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Read these funny examples of workplace accidents where employer liability is more difficult to determine than you might think.
Q. Edward Employee was on his way to work one day, but stopped on the way to have breakfast at a local coffee shop. While at Cathy’s Coffee Shop, he tripped and fell, fracturing his ankle on a piece of broken concrete installed by Cam the Concrete Contractor. Cathy knew about the broken concrete but failed to put any warning signs on the property. Who is at fault?
A. In this case, Edward’s employment has nothing to do with the situation so even though he was on his way to work, his employer was not liable. Cathy was aware of the concrete and had a duty to make her property safe for customers. By failing to put hazard signs and warn her customers of the danger, Cathy was liable for Edward’s injury. Cam the Contractor also had a duty to install the concrete at the level of workmanship and quality of contractors in his area. Leaving a broken piece of concrete in an area frequented by customers is clearly negligent. Therefore the
contractor would be liable as well.
Q. Edward Employee was at work when his boss asked him to go to Paula’s Print Shop to pick up an order. Edward obliged and on his way back to his office from Paula’s Print, he took a slight detour to his girlfriend’s office to bring her lunch. Edward was struck by a speeding car in the parking lot of her office. Who is at liable?
A. In this case, Edward Employee was performing a task for his employer so, at first it might appear that he was working within the scope of his employment. But because Edward was on a detour from the scope of his employment when injured, no employer liability exists. The fact that Edward’s girlfriend asked him to come to her office does not give rise to liability. This was a request which Edward could have refused. The only liable party is the negligent driver who was speeding in the parking lot.
Q. Assume the same scenario above, except that instead of the detour to his girlfriends’ office, Edward was struck in the parking lot of Paula’s Print Shop while walking to his car. Who is liable?
A. In this case, Edward Employee was performing a task at the request of his employer and within the scope of employment. Therefore, the employer would be liable for his injuries under the theory of vicarious liability as well as within the worker’s compensation system which compensates workers for injuries that occur on the job. The driver is also liable and would likely share or apportion fault.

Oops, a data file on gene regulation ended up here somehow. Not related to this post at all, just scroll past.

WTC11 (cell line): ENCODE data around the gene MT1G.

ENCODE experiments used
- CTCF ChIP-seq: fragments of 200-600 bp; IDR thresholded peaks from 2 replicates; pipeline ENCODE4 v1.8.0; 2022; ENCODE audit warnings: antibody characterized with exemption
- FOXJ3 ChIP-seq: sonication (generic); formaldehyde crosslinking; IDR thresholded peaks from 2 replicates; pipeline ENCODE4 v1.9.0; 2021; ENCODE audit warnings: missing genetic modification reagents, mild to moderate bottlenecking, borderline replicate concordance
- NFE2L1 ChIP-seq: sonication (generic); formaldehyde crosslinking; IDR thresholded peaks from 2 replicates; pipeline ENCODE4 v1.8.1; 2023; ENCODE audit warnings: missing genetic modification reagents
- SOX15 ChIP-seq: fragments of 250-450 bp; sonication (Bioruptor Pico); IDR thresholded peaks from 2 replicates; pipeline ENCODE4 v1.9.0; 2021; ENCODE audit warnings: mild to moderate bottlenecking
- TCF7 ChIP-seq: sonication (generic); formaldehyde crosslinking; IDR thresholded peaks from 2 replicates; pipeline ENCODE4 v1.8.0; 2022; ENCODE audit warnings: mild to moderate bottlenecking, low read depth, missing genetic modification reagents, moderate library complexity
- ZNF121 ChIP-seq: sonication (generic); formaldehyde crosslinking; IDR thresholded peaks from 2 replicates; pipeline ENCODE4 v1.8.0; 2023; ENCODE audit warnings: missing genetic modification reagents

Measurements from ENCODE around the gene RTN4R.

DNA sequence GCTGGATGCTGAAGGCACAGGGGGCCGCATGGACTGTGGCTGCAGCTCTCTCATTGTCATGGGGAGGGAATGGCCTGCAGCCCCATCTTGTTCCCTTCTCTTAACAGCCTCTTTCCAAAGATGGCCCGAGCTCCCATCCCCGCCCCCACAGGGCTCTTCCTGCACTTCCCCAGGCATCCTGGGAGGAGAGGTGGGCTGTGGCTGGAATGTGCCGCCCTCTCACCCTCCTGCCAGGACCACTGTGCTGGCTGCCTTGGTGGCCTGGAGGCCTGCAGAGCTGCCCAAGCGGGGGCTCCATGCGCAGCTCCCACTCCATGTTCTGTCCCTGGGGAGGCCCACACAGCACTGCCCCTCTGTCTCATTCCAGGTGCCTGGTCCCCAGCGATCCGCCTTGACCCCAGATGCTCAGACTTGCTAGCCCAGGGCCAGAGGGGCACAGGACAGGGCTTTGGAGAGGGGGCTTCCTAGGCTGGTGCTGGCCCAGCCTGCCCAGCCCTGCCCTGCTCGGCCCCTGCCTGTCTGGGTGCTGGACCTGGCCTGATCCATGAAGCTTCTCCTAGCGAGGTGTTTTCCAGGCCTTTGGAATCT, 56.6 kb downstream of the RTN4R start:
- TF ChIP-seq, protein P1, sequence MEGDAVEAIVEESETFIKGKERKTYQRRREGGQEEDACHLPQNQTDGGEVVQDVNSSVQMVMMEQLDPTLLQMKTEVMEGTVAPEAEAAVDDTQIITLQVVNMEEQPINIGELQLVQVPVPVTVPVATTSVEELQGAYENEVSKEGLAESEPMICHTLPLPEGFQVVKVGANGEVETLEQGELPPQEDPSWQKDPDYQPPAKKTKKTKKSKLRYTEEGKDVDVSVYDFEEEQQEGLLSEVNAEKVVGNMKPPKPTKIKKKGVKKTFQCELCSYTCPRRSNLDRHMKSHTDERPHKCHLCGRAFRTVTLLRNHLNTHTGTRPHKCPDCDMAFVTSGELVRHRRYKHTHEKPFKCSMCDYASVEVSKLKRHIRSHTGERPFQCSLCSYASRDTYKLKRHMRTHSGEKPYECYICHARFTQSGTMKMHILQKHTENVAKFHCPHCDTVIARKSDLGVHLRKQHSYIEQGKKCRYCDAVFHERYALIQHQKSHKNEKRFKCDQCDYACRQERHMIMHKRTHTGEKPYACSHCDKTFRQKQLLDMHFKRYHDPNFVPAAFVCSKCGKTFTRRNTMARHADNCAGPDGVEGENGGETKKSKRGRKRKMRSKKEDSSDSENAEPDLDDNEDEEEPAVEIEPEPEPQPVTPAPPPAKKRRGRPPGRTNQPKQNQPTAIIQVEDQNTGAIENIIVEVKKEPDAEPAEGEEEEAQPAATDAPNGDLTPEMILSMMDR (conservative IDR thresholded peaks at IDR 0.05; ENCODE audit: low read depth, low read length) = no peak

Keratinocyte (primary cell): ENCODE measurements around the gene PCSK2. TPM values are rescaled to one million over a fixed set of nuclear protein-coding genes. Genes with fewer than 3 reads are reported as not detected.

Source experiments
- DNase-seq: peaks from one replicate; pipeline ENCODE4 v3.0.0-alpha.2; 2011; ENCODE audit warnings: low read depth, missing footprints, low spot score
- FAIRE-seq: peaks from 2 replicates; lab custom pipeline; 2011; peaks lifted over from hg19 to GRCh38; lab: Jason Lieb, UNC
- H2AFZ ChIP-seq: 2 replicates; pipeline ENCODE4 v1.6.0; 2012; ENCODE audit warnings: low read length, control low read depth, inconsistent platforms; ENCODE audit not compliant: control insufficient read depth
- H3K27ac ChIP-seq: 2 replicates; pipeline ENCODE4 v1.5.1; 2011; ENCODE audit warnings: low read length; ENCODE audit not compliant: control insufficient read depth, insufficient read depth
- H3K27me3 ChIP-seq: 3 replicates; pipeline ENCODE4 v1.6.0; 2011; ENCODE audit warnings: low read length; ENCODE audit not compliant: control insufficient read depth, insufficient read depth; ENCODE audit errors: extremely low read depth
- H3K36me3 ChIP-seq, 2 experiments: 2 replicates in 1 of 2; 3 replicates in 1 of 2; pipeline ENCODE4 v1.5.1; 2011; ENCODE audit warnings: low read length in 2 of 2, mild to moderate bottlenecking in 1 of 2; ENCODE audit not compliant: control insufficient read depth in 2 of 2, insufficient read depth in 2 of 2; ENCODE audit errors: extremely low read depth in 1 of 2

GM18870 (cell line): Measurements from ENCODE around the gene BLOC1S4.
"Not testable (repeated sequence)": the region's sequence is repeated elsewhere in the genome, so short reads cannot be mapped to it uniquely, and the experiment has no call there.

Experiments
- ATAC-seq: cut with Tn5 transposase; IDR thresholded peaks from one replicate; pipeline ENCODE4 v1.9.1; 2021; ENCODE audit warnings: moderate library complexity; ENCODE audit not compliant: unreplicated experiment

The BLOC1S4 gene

Q. Edward Employee left his office early for a three day weekend. While driving home he received a call from his co-worker, Ellen, explaining that she had an emergency print job that needed to be picked up. Ellen asked if Edward would pick it up for her because she was afraid she would get fired if it was not in the boss’s office by 6:00 p.m. Edward agreed, and on his way back to the office, he ran a red light and struck a pedestrian in a cross walk. Who is at fault?
A. In this case, Edward’s employer knew nothing about the arrangement between Edward and Ellen, did not request it and it was not within the scope of Edward’s employment, so no employer liability exists. Ellen requested a favor of Edward, but favors don’t necessarily give rise to liability. Pedestrians have the right of way when walking in a crosswalk, so of course a pedestrian is not liable. Edward was negligent when he ran the red light and struck the pedestrian, so in this case he is solely liable for what occurred.
Q. Edward Employee was at work when he got an emergency call from his roommate regarding a fire in their apartment . Edward left work without notifying anyone, but on the way to his apartment he remembered that he needed to stop and pick up a print job he had forgotten. As he turned to go to the print shop, he was struck by an on-coming truck owned by Travis Trucking Company. Tom the truck driver was intoxicated at the time he hit Edward. Who is liable?
A. Edward was on his way to a print shop to pick up a print job for work; however, he started off going to his apartment to investigate a fire. Therefore, it is likely that Edward was outside the scope of his employment and his employer would not be liable. Next, we look at Travis Trucking Company. When an employee injures another in the scope of their employment, the employer is liable. But Tom the truck driver was intoxicated, which many jurisdictions view as an exception to vicarious liability, so it’s unlikely that the trucking company would be liable. Tom would be liable because drunk driving is negligence per se as well as criminal conduct.
Q. What if in the above scenario, Travis Trucking Company knew of Tom’s drinking problem, was aware that he had multiple DUI’s, and had given Tom multiple written warnings about drinking and driving while on the job? Who is at fault?
A. When they know an employee is dangerous and do nothing to deter it, the company is now liable under such theories as negligent supervision and negligent hiring.
As you can see, the more complicated the situation, the more difficult the question of “Who is liable?” can be to answer. A skilled personal injury attorney can navigate these complicated fact patterns, taking out the guesswork for injured victims.
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